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U of T Students Question Popular Paper Which Supports Three Feet COVID Distancing

June 9/2021

by Françoise Makanda, Communications Officer at DLSPH

DLSPH epidemiology students have found that an influential paper may have overstated the safety of three feet of physical distancing to protect against COVID-19.

The paper observed no statistical significance between students’ risk of catching COVID-19 whether three or six feet apart in a classroom. The students worry that the authors’ interpretation may lead to more risky practices.

Zoe Greenwald, Mercedes Sobers, Daniel Harris, Jean-Paul Soucy and Alison E Simmons

(Top left) Zoe Greenwald, Mercedes Sobers (top right), (Middle) Daniel Harris, (bottom left) Jean-Paul Soucy and (bottom right) Alison E Simmons

“When looking at their results, it would be inappropriate to conclude that there is no association between three feet and six feet. In fact, there appears to be a protective effect of six feet for a subset of the study’s findings,” says Daniel Harris, a PhD Epidemiology candidate who led the students’ commentary that was recently published in Clinical Infectious Diseases.

The main study did not consider masking and ventilation.

“We can see a 21 per cent reduction in risk and that is meaningful when students were distanced by six feet,” he adds.

Harris posits that the authors relied too much on the lack of statistical significance, or could not reject the null hypothesis when interpreting their findings.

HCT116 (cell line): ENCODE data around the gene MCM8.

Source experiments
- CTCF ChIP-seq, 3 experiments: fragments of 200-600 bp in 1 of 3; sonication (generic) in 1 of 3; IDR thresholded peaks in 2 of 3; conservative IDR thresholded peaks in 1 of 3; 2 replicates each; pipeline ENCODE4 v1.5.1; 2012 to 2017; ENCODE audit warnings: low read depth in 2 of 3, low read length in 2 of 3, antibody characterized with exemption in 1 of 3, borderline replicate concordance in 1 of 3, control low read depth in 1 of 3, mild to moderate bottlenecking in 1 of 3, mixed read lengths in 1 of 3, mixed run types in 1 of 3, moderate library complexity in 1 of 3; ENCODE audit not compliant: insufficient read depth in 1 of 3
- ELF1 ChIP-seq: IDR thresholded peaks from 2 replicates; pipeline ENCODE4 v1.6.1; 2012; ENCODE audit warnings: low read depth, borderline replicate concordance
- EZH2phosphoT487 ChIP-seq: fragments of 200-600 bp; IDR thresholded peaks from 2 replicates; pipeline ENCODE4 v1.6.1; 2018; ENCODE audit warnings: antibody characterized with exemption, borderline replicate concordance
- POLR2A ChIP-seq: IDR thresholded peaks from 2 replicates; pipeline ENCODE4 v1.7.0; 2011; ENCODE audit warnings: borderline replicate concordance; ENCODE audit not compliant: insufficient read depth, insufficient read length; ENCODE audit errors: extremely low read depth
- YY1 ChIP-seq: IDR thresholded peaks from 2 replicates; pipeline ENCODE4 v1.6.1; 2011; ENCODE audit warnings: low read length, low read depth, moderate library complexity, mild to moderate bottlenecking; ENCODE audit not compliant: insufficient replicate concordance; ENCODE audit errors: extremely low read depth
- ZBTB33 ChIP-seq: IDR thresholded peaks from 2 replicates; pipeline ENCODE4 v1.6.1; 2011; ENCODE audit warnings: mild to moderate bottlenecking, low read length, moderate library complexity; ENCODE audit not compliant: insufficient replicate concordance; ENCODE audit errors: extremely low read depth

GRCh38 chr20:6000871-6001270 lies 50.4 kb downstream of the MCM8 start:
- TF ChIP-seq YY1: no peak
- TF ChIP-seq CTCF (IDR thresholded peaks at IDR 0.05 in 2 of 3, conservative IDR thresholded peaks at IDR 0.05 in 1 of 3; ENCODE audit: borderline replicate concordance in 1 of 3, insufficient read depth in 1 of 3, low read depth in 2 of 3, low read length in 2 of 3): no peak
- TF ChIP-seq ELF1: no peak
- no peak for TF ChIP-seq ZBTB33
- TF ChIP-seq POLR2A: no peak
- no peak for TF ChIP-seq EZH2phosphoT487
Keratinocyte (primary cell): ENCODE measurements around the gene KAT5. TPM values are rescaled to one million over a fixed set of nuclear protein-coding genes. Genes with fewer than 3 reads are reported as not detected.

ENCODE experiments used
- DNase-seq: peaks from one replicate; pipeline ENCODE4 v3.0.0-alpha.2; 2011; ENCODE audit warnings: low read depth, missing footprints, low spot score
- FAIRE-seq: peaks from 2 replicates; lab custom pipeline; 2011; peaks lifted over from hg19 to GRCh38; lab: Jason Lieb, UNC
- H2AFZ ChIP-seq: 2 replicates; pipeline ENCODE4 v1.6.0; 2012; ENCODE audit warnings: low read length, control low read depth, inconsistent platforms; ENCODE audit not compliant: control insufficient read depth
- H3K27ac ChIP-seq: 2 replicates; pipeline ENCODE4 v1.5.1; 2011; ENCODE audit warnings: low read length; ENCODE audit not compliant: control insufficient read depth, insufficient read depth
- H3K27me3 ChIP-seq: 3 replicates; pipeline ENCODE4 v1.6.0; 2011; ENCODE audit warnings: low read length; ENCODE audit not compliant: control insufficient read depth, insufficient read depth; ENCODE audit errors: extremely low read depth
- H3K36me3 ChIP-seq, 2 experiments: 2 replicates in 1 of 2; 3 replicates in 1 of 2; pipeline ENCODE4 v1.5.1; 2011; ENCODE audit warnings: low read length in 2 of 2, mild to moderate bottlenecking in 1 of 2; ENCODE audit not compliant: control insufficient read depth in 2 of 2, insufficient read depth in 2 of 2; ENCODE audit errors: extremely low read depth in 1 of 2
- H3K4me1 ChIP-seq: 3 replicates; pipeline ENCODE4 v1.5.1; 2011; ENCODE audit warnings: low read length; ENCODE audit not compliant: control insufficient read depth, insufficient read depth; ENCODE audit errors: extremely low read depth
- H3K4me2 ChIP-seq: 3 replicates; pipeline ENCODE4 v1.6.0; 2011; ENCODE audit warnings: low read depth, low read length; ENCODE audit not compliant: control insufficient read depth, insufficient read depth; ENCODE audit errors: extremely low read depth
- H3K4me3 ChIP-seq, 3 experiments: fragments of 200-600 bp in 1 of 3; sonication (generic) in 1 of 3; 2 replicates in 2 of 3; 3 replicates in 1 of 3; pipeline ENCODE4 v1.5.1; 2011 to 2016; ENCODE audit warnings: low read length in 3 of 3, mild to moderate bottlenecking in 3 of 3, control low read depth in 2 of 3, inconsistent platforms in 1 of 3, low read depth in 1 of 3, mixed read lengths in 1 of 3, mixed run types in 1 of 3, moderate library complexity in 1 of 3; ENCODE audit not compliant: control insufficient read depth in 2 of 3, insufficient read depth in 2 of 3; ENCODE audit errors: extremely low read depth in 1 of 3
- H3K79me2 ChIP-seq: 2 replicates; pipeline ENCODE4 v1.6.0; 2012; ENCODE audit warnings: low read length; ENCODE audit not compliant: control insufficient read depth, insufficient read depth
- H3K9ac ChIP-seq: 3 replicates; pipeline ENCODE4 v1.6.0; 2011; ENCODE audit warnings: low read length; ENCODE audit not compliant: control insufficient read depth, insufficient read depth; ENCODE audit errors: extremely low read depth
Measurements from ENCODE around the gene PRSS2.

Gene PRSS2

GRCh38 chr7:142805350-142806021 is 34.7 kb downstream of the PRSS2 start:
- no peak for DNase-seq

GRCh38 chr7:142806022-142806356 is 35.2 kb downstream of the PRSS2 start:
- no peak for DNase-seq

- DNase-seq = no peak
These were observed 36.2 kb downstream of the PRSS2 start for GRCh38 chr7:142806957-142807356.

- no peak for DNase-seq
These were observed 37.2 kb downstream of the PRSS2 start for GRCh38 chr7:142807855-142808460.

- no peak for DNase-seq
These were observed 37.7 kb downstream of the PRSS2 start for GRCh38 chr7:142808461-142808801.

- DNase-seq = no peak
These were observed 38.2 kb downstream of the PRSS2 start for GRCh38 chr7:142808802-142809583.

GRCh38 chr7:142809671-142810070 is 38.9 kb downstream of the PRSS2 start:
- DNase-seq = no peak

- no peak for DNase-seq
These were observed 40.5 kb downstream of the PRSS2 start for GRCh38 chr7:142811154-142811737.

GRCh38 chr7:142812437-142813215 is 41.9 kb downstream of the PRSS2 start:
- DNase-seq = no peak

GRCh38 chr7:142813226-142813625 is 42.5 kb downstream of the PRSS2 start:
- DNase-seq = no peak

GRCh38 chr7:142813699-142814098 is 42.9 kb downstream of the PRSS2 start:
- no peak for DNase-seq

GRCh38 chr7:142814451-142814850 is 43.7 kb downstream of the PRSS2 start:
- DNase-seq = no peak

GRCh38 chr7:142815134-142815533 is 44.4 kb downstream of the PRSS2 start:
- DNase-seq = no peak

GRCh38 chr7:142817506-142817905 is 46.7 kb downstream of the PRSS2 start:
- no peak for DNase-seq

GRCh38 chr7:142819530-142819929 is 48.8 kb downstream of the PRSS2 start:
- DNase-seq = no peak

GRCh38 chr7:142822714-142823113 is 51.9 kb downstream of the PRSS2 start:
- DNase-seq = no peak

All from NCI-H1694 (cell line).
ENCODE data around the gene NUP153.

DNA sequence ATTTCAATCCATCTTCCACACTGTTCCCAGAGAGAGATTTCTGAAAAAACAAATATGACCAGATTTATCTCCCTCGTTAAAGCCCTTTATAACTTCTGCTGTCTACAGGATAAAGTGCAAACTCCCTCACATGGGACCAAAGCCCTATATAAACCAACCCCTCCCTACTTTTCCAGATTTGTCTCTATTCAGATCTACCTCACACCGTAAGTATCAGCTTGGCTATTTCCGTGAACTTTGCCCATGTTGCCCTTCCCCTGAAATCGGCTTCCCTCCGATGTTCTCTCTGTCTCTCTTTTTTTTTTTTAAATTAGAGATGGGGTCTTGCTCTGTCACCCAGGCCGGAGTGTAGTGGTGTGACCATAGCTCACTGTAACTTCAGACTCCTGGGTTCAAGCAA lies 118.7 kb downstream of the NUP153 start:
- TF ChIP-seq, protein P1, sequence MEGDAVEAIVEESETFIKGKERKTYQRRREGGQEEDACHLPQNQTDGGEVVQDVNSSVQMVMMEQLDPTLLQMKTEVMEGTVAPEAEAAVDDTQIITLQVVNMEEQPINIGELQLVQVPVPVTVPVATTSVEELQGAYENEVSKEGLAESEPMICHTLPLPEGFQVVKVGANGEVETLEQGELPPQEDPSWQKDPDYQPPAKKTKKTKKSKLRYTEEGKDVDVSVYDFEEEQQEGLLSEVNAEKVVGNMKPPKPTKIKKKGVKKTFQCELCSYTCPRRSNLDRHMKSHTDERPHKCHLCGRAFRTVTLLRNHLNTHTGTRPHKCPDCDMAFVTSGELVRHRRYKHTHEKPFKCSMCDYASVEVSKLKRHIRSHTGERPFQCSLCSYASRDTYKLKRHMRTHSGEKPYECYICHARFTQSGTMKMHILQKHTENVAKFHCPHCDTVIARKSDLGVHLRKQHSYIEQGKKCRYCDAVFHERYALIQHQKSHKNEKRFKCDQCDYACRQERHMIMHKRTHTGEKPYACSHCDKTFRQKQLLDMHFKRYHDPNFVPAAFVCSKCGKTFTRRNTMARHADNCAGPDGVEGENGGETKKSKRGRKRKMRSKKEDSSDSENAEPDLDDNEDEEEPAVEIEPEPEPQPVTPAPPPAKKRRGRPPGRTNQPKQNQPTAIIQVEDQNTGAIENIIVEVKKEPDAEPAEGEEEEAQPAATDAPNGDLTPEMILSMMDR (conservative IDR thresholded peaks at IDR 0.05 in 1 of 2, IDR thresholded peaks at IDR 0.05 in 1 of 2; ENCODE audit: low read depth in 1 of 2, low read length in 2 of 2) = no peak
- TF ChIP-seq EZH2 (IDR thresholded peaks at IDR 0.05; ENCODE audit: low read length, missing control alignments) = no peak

When developing a research question, researchers form a hypothesis about what they expect to see from the data. They compare what they observed to the ‘null hypothesis’ or the assumption that there is no association or difference in the data. Using statistical analyses, a null hypothesis is rejected when the p-value is below 0.05, often indicating ‘statistical significance’.

The group argues that “[the original authors] relied a bit too heavily on the p-value, or statistical significance, when determining whether an association was present. Another important part of that interpretation: how big is the actual difference between three feet and six feet?”

The students’ commentary explored how bias may affect the study’s conclusions. The group believe that students were unlikely to perfectly adhere to the three- or six-feet distances.

When a reasonable amount of measurement error was accounted for, students found an even greater benefit of six feet over three feet of physical distancing—a 40 per cent reduction in COVID risk instead of the 21 per cent reduction observed from the original results.

“Students are unlikely to adhere to three or six feet the entire time. There’s probably going to be some mixing of exposure between both groups,” says Harris. “There’s probably a notable degree of error in how distance was measured and we can use statistical methods to explore the impact of that error.”

The paper’s original authors have responded to the students’ commentary, standing by their findings.